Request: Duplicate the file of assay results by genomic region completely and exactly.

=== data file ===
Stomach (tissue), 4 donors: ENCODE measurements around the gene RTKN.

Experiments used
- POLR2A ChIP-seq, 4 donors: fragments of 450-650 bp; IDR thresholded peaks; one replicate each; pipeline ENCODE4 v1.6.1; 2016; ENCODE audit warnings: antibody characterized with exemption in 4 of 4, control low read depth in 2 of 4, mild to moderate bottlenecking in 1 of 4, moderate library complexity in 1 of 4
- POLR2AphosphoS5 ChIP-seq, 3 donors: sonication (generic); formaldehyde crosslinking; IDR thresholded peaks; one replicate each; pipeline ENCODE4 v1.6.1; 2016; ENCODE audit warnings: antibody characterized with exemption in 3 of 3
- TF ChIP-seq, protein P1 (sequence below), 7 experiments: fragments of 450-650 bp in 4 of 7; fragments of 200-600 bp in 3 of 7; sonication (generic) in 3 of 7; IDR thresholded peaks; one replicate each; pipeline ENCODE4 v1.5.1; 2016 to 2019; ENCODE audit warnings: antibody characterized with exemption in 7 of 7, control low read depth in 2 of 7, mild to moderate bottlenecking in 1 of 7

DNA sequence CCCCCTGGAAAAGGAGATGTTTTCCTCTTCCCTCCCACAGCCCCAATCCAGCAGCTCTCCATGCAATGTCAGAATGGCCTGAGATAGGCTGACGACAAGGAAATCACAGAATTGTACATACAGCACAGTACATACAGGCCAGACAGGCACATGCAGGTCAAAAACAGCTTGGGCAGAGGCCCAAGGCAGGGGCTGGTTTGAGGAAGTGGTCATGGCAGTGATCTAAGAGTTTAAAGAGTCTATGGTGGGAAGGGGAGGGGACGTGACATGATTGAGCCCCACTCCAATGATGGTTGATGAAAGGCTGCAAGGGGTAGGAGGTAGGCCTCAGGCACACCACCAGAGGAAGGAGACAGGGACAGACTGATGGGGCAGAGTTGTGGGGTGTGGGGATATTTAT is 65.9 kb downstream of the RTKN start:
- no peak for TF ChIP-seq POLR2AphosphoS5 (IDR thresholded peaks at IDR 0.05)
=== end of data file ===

Stomach (tissue), 4 donors: ENCODE measurements around the gene RTKN.

Experiments used
- POLR2A ChIP-seq, 4 donors: fragments of 450-650 bp; IDR thresholded peaks; one replicate each; pipeline ENCODE4 v1.6.1; 2016; ENCODE audit warnings: antibody characterized with exemption in 4 of 4, control low read depth in 2 of 4, mild to moderate bottlenecking in 1 of 4, moderate library complexity in 1 of 4
- POLR2AphosphoS5 ChIP-seq, 3 donors: sonication (generic); formaldehyde crosslinking; IDR thresholded peaks; one replicate each; pipeline ENCODE4 v1.6.1; 2016; ENCODE audit warnings: antibody characterized with exemption in 3 of 3
- TF ChIP-seq, protein P1 (sequence below), 7 experiments: fragments of 450-650 bp in 4 of 7; fragments of 200-600 bp in 3 of 7; sonication (generic) in 3 of 7; IDR thresholded peaks; one replicate each; pipeline ENCODE4 v1.5.1; 2016 to 2019; ENCODE audit warnings: antibody characterized with exemption in 7 of 7, control low read depth in 2 of 7, mild to moderate bottlenecking in 1 of 7

DNA sequence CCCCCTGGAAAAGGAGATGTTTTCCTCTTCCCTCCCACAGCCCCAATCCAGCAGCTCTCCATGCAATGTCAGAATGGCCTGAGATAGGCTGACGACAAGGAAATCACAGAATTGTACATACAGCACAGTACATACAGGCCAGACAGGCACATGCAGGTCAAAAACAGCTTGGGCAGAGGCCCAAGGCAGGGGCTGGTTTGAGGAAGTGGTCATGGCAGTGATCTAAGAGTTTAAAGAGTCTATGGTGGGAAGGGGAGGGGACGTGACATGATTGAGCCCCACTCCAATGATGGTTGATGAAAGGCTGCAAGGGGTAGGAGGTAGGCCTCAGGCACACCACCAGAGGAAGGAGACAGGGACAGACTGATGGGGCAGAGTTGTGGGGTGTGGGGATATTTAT is 65.9 kb downstream of the RTKN start:
- no peak for TF ChIP-seq POLR2AphosphoS5 (IDR thresholded peaks at IDR 0.05)